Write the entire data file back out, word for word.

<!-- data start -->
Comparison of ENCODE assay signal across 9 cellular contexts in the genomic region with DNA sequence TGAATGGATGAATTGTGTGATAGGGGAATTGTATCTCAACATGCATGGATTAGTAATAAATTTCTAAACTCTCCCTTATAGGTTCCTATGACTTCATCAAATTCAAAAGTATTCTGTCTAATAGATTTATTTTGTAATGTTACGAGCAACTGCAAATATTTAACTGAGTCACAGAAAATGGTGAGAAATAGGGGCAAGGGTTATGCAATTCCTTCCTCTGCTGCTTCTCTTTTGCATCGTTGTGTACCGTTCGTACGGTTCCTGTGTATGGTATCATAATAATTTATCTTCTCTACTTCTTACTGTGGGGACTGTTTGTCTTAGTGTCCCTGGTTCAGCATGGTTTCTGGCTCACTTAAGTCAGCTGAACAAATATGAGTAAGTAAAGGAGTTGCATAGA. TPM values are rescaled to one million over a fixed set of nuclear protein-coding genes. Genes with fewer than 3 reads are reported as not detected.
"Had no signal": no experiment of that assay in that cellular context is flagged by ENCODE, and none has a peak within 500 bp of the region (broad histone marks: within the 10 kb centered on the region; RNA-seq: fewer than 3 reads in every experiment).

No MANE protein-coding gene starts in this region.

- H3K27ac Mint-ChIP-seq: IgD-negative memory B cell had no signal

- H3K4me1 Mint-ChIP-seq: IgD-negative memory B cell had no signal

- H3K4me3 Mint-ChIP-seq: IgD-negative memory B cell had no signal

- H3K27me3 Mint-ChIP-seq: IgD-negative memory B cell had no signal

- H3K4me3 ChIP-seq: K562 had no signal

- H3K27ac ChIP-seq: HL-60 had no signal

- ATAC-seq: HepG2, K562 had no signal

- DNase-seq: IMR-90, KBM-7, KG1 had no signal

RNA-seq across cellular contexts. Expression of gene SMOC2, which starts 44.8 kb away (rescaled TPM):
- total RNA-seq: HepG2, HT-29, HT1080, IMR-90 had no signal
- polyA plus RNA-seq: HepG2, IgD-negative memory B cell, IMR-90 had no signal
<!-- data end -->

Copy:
Comparison of ENCODE assay signal across 9 cellular contexts in the genomic region with DNA sequence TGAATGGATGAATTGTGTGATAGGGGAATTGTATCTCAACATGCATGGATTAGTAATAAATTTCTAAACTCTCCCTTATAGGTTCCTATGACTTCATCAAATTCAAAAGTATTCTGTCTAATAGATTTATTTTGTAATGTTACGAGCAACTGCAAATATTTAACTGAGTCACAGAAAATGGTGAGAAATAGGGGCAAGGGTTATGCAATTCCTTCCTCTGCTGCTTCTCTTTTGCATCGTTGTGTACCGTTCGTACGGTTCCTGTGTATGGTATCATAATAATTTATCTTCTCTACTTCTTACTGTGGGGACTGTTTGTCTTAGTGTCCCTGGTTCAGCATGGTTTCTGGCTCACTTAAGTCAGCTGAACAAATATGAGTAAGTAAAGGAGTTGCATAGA. TPM values are rescaled to one million over a fixed set of nuclear protein-coding genes. Genes with fewer than 3 reads are reported as not detected.
"Had no signal": no experiment of that assay in that cellular context is flagged by ENCODE, and none has a peak within 500 bp of the region (broad histone marks: within the 10 kb centered on the region; RNA-seq: fewer than 3 reads in every experiment).

No MANE protein-coding gene starts in this region.

- H3K27ac Mint-ChIP-seq: IgD-negative memory B cell had no signal

- H3K4me1 Mint-ChIP-seq: IgD-negative memory B cell had no signal

- H3K4me3 Mint-ChIP-seq: IgD-negative memory B cell had no signal

- H3K27me3 Mint-ChIP-seq: IgD-negative memory B cell had no signal

- H3K4me3 ChIP-seq: K562 had no signal

- H3K27ac ChIP-seq: HL-60 had no signal

- ATAC-seq: HepG2, K562 had no signal

- DNase-seq: IMR-90, KBM-7, KG1 had no signal

RNA-seq across cellular contexts. Expression of gene SMOC2, which starts 44.8 kb away (rescaled TPM):
- total RNA-seq: HepG2, HT-29, HT1080, IMR-90 had no signal
- polyA plus RNA-seq: HepG2, IgD-negative memory B cell, IMR-90 had no signal